In conventional histories of the Canadian prairies, Native people disappear from view after the Riel Rebellions. In this groundbreaking study, Frank Tough examines the role of Native peoples, both Indian and Metis, in the economy of northern Manitoba from Treaty 1 to the Depression. He argues that they did not become economically obsolete but rather played an important role in the transitional era between the mercantile fur trade and the emerging industrial economy of the mid-twentieth century.
Frank Tough is head of the Native Studies Department at the University of Saskatchewan.
In As Their Natural Resources Fail, historical geographer Frank Tough has mounted a powerful argument for bringing economic history back into the analysis of Native peoples' experience. ... his analysis is founded on a rich and diverse theoretical literature; and his persuasive exposition and argument are buttressed with a large number of maps, tables, charts, and pictorial illustrations. ... his arguments demand attention and respect. As Their Natural Resources Fail is an impressive work that no postsecondary institution that takes Native history seriously will fail to include in its library.
A vibrant explanation and analysis of the considerable role northern Manitoba peoples played in shaping their own destiny. Based on rich primary sources, hitherto untouched, Tough’s study invites the examination of serious students of native studies and dependency theory.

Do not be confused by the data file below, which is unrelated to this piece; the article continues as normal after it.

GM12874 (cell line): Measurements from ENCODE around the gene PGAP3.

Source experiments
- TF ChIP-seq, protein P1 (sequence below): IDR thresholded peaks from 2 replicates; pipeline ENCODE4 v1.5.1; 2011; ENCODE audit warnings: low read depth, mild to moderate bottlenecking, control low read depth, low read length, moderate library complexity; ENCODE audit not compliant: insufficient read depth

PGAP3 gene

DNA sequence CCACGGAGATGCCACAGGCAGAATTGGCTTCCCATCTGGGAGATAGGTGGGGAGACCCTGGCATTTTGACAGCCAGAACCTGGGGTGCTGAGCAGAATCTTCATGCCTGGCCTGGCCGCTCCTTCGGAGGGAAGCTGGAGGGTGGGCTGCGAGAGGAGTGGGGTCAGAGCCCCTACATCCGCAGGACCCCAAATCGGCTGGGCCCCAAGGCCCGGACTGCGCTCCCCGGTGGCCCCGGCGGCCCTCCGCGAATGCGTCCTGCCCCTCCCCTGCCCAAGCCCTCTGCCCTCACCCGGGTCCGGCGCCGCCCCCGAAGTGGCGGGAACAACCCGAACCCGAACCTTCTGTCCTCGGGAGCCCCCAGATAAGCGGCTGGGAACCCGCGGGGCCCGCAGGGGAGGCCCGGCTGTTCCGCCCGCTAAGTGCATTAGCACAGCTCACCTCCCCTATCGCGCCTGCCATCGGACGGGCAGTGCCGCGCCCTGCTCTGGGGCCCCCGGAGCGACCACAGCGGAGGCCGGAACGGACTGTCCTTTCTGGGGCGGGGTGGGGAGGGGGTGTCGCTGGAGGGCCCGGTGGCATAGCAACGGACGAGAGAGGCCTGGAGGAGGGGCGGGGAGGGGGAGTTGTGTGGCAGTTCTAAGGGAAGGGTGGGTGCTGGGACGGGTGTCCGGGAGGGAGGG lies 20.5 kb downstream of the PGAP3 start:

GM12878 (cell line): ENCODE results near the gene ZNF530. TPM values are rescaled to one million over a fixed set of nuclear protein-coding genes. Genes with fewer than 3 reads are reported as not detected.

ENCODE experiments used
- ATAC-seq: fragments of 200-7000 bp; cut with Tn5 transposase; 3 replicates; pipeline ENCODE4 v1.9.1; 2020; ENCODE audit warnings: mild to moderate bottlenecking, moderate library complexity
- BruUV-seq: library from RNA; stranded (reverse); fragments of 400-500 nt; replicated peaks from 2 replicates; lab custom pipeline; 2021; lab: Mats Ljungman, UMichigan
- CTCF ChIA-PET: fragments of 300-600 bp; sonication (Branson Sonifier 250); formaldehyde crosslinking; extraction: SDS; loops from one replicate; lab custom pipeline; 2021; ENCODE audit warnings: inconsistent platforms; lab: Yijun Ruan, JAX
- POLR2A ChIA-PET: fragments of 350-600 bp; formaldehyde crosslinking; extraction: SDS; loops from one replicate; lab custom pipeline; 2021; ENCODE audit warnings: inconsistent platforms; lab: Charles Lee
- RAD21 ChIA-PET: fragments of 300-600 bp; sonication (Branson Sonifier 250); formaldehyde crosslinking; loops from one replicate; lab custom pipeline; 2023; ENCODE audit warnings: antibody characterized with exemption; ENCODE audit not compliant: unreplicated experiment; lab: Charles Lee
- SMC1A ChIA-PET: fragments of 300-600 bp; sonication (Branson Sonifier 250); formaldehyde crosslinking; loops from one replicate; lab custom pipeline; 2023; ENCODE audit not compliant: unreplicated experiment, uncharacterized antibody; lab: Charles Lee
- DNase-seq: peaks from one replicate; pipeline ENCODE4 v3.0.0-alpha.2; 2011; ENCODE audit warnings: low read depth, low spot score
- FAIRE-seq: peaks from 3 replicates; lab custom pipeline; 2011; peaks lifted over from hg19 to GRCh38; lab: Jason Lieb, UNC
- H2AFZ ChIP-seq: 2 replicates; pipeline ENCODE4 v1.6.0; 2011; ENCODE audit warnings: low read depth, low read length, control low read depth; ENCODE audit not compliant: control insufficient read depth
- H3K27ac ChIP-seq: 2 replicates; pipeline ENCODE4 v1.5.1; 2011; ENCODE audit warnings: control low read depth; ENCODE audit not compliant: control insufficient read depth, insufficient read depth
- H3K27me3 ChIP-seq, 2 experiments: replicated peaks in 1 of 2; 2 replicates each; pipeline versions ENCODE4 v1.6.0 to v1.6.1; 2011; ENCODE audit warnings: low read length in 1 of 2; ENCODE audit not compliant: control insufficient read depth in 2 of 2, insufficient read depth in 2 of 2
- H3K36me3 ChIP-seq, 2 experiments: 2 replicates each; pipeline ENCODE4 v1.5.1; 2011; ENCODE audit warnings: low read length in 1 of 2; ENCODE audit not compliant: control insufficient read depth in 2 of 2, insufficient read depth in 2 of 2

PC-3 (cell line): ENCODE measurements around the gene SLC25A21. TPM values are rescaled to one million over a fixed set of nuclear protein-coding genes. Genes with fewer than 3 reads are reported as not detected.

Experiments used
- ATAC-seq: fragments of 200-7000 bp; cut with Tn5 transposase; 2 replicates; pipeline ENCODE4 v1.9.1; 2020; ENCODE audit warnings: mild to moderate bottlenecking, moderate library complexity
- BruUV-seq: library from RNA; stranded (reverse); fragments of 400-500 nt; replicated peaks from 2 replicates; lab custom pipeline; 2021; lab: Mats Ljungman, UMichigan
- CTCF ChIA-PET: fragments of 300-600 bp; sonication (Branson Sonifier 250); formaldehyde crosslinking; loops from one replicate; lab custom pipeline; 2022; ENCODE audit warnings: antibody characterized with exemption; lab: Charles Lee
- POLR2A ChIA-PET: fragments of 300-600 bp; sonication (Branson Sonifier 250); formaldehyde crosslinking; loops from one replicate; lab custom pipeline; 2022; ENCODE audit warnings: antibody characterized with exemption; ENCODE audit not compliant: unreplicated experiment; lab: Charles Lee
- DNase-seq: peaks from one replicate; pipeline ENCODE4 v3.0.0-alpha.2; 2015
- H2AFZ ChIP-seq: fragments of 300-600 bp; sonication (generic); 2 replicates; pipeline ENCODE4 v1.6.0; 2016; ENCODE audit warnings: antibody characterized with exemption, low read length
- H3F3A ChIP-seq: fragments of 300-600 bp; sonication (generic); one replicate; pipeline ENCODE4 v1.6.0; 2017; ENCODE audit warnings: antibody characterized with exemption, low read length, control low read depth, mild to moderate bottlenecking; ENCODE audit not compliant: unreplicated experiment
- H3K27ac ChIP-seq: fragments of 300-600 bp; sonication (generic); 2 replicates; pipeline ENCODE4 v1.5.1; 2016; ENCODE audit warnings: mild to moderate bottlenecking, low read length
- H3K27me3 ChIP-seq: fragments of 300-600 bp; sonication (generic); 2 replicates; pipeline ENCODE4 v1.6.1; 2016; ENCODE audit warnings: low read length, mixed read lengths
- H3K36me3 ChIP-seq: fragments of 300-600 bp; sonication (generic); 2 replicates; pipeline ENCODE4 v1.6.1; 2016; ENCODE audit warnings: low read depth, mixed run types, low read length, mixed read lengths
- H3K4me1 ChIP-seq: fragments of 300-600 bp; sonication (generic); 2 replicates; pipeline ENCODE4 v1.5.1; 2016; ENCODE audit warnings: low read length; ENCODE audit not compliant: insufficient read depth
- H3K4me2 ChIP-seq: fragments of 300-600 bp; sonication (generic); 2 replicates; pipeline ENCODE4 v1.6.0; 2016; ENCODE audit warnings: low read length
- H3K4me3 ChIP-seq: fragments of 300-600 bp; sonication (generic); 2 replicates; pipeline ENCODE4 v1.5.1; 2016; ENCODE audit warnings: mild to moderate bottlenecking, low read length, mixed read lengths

... uncovers some of the misconceptions within current anthropological, sociological and historical writing pertaining to Aboriginal peoples in subarctic North America. His meticulous research and attention to archival documents provides new insights into the ways in which international financial capitalism and paternalistic government policies impacted on the Aboriginal peoples of North America ... a harsh but realistic look at the alienation of Aboriginal peoples from their lands and resources.... richly illustrated .... a fascinating book .... He has achieved a level of analysis and comprehension of international market forces and Indian Department politics that is unparalleled in the literature. His book should be required reading for anyone interested in the history of Aboriginal peoples in the 19th and 20th centuries.